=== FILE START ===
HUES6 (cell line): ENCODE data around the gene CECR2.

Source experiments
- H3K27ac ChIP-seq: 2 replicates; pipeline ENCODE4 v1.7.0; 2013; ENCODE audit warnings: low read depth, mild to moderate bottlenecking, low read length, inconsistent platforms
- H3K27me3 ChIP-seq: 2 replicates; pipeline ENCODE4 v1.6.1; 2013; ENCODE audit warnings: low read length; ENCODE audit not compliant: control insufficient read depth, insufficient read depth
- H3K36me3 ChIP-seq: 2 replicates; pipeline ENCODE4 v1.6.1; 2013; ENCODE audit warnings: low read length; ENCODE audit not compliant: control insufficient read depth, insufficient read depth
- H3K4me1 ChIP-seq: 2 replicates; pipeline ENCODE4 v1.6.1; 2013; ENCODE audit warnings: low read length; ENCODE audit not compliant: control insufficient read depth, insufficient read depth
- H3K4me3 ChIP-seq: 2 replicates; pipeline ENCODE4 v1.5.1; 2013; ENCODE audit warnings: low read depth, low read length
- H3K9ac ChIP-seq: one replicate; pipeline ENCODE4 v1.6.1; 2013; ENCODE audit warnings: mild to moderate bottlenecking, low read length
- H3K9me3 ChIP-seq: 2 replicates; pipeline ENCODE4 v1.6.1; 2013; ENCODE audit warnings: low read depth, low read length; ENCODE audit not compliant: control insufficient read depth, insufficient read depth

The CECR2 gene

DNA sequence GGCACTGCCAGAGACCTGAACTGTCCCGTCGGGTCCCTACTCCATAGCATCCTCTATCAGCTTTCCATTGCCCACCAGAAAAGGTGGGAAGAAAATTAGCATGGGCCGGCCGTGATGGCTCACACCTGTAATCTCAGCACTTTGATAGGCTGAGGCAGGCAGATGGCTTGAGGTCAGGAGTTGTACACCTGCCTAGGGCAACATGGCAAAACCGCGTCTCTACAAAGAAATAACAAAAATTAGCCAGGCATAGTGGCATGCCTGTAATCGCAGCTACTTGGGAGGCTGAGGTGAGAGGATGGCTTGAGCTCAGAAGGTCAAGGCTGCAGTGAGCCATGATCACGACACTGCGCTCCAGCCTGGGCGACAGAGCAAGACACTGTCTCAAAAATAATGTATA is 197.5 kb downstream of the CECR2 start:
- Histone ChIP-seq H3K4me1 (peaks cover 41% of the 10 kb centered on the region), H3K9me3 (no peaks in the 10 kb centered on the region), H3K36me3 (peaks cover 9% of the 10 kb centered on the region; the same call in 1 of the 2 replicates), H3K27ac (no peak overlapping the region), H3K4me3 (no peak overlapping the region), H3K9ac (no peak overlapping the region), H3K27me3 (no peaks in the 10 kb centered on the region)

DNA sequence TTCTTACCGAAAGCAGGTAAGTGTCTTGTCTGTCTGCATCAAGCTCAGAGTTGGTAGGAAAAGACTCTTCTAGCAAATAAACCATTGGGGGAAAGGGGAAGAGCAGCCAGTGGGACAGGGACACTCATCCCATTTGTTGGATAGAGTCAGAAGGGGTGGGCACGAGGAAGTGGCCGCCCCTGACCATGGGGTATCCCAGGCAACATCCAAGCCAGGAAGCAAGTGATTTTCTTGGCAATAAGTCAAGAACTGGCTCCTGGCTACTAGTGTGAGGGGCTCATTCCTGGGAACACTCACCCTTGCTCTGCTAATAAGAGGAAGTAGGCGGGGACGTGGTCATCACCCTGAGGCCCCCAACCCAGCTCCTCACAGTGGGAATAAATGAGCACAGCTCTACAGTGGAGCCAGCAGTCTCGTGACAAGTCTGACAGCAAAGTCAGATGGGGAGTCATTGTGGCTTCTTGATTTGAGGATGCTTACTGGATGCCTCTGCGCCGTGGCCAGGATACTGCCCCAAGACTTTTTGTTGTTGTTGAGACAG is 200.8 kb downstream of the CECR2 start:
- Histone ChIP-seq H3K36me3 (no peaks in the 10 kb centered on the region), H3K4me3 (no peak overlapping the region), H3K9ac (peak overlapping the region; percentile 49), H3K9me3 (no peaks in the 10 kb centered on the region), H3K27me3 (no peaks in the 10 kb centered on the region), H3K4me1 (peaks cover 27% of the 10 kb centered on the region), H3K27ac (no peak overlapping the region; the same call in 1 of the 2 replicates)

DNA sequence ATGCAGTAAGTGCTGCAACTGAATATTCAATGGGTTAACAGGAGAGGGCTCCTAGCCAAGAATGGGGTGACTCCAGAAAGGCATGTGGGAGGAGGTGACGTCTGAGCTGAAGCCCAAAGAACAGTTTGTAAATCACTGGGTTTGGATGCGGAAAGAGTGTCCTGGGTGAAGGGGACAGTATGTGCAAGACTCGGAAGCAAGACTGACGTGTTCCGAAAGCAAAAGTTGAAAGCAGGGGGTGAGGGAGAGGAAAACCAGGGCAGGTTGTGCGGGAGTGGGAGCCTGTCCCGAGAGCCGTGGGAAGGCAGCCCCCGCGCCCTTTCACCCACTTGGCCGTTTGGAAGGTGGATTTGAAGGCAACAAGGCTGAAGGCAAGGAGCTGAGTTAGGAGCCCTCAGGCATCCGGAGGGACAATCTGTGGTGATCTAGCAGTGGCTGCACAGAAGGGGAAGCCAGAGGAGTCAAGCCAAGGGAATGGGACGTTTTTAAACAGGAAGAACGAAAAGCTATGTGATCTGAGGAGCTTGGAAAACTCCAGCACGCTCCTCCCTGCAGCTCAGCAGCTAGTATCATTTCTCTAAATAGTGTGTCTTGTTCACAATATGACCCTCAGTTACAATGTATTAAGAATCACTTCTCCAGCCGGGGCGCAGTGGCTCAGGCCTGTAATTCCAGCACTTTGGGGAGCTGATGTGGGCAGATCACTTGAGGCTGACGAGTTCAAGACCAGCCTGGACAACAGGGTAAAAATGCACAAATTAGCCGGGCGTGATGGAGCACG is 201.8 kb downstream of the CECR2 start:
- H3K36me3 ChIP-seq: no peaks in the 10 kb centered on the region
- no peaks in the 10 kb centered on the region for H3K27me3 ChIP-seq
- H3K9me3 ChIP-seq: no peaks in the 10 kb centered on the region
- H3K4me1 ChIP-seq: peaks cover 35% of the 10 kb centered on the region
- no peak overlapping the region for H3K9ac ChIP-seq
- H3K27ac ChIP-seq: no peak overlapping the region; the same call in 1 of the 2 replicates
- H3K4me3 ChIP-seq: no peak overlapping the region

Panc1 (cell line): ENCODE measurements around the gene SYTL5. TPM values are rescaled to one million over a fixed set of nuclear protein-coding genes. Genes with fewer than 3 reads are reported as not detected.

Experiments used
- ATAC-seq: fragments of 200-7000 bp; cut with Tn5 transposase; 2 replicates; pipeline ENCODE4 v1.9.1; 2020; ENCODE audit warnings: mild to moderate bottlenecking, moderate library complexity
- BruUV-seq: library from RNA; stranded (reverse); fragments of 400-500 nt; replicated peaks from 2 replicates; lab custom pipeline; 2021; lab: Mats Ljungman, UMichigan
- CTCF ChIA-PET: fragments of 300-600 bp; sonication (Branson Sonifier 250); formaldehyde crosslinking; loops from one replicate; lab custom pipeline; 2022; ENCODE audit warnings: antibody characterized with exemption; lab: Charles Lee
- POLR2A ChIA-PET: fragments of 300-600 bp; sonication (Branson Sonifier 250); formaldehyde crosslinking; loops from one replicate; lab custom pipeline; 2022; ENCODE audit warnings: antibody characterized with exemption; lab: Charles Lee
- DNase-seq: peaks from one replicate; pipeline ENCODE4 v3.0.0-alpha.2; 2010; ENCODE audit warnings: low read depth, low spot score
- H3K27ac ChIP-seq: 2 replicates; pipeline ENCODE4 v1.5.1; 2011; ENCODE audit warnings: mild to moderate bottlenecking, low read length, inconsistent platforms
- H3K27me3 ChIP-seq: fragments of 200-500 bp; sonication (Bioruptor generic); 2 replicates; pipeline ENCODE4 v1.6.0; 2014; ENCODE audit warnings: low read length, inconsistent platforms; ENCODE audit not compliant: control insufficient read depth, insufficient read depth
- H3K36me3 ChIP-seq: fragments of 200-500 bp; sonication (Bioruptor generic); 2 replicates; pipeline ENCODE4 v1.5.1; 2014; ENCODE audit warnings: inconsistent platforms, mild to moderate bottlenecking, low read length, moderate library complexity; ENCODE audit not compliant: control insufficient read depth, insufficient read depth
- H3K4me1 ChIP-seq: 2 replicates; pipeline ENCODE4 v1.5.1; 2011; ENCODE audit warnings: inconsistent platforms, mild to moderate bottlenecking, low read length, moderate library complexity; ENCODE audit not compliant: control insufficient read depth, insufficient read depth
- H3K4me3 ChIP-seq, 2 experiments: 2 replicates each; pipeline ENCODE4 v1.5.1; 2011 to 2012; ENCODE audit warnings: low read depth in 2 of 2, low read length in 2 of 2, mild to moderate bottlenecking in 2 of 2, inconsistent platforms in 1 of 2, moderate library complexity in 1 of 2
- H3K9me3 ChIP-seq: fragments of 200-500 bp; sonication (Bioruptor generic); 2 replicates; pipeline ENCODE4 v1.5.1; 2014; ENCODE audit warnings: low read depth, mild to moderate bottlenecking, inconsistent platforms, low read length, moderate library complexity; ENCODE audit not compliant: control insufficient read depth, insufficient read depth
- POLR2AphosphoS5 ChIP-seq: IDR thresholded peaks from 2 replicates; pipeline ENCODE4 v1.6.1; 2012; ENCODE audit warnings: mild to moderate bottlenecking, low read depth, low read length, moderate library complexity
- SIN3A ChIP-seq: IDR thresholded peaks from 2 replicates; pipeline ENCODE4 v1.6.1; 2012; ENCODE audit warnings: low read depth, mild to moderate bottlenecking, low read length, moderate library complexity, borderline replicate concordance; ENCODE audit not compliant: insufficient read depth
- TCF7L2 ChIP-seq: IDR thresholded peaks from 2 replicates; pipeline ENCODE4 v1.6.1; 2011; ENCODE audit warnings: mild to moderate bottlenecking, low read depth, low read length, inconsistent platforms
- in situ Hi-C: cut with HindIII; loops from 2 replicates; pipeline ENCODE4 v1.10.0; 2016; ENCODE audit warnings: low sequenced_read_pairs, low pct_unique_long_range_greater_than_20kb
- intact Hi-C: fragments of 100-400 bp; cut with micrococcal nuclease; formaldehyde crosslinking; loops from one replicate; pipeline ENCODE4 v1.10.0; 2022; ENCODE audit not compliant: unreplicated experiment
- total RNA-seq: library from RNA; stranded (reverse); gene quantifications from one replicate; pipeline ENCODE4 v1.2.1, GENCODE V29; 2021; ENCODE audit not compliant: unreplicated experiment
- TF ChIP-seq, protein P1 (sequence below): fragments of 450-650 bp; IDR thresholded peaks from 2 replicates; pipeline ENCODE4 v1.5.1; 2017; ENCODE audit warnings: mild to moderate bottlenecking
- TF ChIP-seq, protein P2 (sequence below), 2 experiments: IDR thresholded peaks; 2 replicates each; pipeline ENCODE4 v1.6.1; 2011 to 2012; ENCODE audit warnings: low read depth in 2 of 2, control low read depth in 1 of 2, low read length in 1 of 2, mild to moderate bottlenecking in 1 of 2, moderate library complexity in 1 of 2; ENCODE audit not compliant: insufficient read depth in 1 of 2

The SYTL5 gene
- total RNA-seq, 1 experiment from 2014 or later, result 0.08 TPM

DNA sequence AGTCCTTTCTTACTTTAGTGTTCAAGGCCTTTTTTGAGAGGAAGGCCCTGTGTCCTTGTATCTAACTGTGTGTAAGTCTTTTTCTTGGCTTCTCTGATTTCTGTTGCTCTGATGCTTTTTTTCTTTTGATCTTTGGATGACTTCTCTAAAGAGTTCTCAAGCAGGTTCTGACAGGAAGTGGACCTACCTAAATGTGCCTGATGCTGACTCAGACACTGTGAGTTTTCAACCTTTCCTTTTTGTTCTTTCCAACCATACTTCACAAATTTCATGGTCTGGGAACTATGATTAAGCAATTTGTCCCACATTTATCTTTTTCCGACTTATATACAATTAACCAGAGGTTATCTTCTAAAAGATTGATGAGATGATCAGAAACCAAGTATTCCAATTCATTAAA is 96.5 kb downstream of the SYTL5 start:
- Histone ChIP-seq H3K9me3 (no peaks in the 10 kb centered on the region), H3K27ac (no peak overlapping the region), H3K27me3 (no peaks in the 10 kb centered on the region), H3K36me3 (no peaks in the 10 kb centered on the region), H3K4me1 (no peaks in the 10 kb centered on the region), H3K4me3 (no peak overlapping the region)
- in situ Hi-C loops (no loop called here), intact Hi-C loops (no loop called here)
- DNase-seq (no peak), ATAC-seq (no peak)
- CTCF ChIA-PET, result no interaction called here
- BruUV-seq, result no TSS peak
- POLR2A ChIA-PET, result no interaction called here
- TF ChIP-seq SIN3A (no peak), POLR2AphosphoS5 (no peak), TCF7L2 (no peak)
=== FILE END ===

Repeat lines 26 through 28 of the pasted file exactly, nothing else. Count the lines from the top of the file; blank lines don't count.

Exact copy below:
- BruUV-seq: library from RNA; stranded (reverse); fragments of 400-500 nt; replicated peaks from 2 replicates; lab custom pipeline; 2021; lab: Mats Ljungman, UMichigan
- CTCF ChIA-PET: fragments of 300-600 bp; sonication (Branson Sonifier 250); formaldehyde crosslinking; loops from one replicate; lab custom pipeline; 2022; ENCODE audit warnings: antibody characterized with exemption; lab: Charles Lee
- POLR2A ChIA-PET: fragments of 300-600 bp; sonication (Branson Sonifier 250); formaldehyde crosslinking; loops from one replicate; lab custom pipeline; 2022; ENCODE audit warnings: antibody characterized with exemption; lab: Charles Lee